Looking around the other areas of the Chamonix valley, the Pas du Chevre is seeing the most skiers it's had in years with some amazing looking snow on the upper parts, although no word on how the exit through the moraine to the Mer de Glace is. Riders were getting onto lots of other lines off the Aiguille du Midi today too, with the exception of the Rond glacier which has been "closed" for a few days whilst work is done on electrical cables near there.

How are conditions generally in the mountains just now? Two hot and dry years have left the glaciers in a bit of a sorry state. This winter's exceptional snowfalls have helped considerably, but bergshrunds and crevasses are still out there lurking and the recent north and west winds transporting the fresh snow have created several new, but weak, snow bridges. This wind has also worked the snow a little in places but, fortunately, away from the more exposed ridges and cols the snow remains deep and light.

Below about 2500m, the wind hasn't been as strong so there's been less of an impact there. The snow is generally great to ski on. However, as you get below 2000m the crust below the fresh snow starts to make itself a little more apparent. This is particularly noticeable on sunny aspects where tree skiing might look enticing but the 15cm or so of fresh snow sluffs quickly off the crusty layer below.

As ever this winter, the weather conditions aren't going to stay as they are for long. Thursday will see warmer and wetter weather sweep through the valley, with rain in town and the snow line fluctuating between 1000 and 1800m altitude. The next few days will likely see showers and above average temperatures with the sun occasionally breaking through the cloud before temperatures start to fall again and the weather settles down through the start of next week. There's not much confidence in the weather forecasts just now though, so taking each day as it comes and being ready to adapt plans is, as always, the best course of action.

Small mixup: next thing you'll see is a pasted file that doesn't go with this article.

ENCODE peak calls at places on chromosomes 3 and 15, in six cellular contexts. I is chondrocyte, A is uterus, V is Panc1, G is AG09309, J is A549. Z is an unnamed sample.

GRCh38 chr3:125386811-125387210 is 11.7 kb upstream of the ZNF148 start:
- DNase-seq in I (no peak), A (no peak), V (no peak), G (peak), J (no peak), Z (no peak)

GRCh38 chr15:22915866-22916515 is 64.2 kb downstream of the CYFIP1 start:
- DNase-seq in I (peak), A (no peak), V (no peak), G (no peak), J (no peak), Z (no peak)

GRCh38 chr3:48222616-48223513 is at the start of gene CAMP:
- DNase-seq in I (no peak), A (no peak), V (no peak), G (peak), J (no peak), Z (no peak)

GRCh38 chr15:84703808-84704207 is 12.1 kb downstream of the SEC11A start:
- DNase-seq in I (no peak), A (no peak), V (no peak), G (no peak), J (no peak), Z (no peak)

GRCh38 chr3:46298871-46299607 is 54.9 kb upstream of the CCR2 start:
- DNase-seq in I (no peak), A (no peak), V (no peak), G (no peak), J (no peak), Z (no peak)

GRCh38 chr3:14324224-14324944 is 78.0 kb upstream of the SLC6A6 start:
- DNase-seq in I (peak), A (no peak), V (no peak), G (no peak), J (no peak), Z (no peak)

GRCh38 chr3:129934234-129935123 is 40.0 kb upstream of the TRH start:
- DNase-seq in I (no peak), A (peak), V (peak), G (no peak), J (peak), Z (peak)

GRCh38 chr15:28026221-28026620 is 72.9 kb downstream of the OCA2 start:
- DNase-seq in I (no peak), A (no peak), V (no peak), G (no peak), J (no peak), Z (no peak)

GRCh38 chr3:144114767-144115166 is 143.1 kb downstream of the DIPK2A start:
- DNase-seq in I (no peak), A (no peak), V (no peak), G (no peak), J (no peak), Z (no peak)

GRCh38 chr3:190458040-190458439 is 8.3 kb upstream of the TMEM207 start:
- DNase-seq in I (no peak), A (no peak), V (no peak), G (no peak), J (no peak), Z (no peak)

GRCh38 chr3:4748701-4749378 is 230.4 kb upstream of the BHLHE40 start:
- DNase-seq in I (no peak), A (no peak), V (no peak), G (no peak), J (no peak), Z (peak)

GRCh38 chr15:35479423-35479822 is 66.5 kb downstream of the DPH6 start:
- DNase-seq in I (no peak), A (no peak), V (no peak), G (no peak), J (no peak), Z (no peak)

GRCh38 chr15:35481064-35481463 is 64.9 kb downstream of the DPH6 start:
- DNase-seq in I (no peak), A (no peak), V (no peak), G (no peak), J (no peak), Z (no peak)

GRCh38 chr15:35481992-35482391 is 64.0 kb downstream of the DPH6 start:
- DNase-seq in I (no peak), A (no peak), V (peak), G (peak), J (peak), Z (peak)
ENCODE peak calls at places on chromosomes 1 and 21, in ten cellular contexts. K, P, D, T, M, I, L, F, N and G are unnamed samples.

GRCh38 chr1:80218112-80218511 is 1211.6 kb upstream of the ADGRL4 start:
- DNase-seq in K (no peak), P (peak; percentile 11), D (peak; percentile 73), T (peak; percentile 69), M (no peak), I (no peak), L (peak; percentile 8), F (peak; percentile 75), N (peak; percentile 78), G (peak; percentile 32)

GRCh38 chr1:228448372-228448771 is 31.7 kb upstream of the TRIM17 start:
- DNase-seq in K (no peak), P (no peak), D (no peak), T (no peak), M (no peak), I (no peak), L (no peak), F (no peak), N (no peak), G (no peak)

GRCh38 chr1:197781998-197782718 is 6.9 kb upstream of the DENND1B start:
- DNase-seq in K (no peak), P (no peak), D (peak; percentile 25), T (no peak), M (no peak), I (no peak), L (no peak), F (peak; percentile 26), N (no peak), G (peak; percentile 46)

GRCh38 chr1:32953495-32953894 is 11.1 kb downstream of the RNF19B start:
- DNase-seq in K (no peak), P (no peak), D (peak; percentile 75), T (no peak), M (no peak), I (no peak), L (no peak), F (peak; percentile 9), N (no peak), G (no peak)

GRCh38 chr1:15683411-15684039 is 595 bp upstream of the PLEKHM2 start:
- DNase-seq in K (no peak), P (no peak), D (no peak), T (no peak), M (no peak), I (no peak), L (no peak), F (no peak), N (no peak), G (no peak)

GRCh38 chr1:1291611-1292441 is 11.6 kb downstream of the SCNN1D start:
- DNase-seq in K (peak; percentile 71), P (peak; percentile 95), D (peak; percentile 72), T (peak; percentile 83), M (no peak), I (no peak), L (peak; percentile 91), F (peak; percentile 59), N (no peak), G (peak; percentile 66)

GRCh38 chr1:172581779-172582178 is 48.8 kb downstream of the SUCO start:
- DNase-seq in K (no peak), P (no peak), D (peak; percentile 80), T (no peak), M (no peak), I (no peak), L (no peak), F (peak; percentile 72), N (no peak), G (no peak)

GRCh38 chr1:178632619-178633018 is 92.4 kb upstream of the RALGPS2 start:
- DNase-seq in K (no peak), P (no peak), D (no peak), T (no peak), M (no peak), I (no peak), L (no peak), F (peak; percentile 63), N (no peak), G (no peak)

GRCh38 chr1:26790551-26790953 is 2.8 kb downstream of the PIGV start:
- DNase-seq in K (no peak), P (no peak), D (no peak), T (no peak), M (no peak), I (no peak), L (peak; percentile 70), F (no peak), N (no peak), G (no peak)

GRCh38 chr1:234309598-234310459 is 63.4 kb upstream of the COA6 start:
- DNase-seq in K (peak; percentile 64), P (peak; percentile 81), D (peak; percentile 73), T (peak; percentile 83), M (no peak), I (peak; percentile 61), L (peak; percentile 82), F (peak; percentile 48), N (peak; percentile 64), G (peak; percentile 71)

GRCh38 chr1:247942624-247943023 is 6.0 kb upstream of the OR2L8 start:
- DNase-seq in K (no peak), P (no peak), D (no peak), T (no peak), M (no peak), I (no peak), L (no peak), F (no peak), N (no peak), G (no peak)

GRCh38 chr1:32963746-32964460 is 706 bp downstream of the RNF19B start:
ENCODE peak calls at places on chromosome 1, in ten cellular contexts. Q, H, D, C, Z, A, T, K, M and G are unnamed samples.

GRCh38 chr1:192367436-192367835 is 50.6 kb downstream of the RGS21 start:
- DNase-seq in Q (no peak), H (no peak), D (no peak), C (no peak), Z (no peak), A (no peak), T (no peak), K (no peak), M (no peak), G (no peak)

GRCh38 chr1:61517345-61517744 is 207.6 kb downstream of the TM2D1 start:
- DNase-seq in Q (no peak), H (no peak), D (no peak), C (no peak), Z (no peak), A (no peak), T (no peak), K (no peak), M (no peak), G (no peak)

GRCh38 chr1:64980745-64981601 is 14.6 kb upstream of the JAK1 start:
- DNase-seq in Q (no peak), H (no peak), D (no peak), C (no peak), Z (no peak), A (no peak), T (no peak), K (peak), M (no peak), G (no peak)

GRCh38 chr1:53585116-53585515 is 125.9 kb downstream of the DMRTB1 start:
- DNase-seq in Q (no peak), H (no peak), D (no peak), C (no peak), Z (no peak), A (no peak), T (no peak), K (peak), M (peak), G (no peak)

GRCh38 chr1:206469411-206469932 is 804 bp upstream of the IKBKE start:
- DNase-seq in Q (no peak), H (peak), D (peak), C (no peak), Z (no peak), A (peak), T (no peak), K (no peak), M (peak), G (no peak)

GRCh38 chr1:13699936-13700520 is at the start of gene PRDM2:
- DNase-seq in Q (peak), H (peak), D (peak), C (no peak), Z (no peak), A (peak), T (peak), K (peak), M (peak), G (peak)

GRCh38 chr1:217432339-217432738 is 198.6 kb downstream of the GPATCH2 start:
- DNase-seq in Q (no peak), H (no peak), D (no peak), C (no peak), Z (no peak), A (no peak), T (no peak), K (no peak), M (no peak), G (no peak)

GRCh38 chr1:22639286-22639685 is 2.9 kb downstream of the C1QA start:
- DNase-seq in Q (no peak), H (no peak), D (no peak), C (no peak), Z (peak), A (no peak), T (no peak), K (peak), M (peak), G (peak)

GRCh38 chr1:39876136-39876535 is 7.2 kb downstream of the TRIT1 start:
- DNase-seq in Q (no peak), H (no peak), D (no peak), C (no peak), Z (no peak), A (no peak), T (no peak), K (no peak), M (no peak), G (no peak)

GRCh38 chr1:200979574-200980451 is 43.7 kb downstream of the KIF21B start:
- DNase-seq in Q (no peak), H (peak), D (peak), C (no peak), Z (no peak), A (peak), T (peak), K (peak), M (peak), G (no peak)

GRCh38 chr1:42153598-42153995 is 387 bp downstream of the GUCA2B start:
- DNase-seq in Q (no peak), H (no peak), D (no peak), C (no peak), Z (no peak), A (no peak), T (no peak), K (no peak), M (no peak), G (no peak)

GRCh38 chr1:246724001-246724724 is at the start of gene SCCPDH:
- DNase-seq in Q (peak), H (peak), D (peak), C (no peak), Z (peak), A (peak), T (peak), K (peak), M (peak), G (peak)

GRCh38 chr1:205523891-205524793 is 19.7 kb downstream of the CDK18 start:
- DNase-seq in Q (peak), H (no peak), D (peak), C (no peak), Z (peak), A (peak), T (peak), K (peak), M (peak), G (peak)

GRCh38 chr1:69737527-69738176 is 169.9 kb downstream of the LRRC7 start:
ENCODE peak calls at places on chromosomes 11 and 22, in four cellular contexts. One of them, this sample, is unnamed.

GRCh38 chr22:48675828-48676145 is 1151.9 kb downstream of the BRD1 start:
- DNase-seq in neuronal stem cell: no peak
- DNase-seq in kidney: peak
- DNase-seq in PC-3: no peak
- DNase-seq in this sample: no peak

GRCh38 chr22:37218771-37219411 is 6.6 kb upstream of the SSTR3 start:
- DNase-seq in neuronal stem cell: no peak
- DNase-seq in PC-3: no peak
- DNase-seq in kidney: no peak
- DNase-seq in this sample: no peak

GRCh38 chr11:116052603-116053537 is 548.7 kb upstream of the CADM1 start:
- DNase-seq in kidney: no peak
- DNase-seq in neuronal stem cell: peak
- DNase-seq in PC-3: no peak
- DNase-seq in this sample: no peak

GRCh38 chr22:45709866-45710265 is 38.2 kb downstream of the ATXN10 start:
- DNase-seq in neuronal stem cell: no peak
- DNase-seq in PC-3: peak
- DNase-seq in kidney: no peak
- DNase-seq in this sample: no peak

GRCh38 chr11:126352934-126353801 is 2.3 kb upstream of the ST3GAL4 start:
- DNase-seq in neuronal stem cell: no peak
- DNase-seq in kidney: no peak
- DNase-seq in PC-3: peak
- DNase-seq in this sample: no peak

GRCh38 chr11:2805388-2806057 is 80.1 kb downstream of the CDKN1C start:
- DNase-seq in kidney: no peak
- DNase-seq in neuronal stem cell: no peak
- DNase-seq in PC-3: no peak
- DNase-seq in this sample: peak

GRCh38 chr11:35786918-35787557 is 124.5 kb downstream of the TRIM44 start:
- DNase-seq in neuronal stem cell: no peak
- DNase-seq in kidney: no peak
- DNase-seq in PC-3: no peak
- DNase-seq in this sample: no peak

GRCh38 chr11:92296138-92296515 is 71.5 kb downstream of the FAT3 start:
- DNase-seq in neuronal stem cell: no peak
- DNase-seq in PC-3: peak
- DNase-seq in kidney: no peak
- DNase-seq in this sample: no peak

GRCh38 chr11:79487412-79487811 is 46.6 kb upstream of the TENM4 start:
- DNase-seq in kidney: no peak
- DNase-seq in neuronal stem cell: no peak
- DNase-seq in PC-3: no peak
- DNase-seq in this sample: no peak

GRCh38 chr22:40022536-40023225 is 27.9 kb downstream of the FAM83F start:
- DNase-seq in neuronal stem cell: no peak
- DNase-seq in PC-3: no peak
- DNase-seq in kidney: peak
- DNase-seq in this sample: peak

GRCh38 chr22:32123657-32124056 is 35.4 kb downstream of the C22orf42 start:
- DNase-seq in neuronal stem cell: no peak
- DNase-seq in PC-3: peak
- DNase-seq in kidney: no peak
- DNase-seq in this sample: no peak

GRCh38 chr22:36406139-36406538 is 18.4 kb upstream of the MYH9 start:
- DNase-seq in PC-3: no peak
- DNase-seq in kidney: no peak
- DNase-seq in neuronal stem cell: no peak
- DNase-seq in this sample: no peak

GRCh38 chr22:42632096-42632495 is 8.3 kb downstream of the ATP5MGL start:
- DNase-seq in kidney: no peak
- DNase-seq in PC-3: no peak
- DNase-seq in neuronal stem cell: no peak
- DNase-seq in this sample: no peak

This weather will make high-altitude skiing and touring a little less palatable for the next few days but will make for great snow conditions once the weather settles. With such a deep snowpack this season, the avalanche risk from each snowfall improves quickly but the risk is none the less always present. The snowpack is on the whole well bonded. However, the most recent snow, though relatively shallow compared to the depth of the older snow, hasn't bonded quite so well, sitting on a mix of icy sun crusts and surface hoar. The next snowfall will sit on top of this before the now buried layers fully have time to bond and, when combined with the fluctuating temperatures, will mean the risk of avalanche will rise over the next few days before it starts to fall again. 

Ski safely off-piste

Exploring beyond the ski resort boundaries is an amazing experience for anyone who's physically fit and has mastered the pistes well enough. There are, however, risks associated with venturing outside the safety of the marked/patrolled ski area, including awareness of your actions on those below you on the slopes. Mountain guides are professionally qualified and have extensive knowledge of the local terrain to provide you with the safest and most enjoyable possible experience in the mountains; as a visitor here we highly recommend you hire one. Many ski schools, and also mountain guides, provide instruction in off-piste skiing, avalanche safety and mountaineering techniques. Make your time in the mountains unforgettable for the right reasons, ski safe!